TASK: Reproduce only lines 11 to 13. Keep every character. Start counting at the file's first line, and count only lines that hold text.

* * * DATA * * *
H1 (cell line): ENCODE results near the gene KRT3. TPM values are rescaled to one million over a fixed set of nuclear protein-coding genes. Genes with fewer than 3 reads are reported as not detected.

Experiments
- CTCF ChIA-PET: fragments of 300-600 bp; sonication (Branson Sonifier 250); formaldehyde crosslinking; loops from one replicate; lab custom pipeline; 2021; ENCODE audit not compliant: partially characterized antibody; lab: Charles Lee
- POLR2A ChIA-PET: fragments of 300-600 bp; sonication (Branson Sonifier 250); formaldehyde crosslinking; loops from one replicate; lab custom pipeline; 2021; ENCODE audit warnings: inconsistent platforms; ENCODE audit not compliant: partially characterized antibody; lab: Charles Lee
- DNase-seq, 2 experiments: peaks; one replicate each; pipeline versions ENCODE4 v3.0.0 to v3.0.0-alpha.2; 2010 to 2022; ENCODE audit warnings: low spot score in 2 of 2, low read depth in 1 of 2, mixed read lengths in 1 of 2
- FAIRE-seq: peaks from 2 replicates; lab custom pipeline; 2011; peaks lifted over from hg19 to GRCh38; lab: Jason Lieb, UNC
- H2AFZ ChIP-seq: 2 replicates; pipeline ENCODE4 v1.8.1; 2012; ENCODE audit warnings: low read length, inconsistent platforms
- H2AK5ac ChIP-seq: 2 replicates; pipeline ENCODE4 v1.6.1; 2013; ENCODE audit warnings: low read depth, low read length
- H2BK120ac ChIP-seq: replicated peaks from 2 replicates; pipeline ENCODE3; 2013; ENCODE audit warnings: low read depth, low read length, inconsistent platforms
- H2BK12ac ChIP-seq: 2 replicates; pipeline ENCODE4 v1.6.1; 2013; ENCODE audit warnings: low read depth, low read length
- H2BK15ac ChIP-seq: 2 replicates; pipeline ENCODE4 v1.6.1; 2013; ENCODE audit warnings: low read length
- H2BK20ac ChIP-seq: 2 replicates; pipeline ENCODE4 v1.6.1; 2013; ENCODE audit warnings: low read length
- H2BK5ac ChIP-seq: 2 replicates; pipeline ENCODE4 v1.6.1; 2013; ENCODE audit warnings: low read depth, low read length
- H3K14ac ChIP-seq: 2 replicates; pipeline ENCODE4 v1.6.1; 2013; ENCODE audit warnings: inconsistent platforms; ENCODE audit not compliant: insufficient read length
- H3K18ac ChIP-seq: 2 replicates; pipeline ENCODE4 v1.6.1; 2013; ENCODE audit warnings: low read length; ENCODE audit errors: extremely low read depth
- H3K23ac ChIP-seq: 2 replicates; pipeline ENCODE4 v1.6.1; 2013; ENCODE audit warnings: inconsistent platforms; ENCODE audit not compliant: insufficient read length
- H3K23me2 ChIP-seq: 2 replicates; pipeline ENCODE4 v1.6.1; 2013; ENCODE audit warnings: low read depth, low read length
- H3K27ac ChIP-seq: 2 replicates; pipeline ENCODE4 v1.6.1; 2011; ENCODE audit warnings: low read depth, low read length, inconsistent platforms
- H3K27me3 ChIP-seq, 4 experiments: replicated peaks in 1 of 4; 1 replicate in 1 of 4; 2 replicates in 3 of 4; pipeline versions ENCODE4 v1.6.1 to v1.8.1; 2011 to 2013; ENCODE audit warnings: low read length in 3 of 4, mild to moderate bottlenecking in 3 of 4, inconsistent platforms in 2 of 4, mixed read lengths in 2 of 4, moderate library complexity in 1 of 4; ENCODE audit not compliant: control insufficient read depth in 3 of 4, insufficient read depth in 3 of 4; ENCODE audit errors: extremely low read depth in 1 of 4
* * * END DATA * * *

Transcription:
- H2BK15ac ChIP-seq: 2 replicates; pipeline ENCODE4 v1.6.1; 2013; ENCODE audit warnings: low read length
- H2BK20ac ChIP-seq: 2 replicates; pipeline ENCODE4 v1.6.1; 2013; ENCODE audit warnings: low read length
- H2BK5ac ChIP-seq: 2 replicates; pipeline ENCODE4 v1.6.1; 2013; ENCODE audit warnings: low read depth, low read length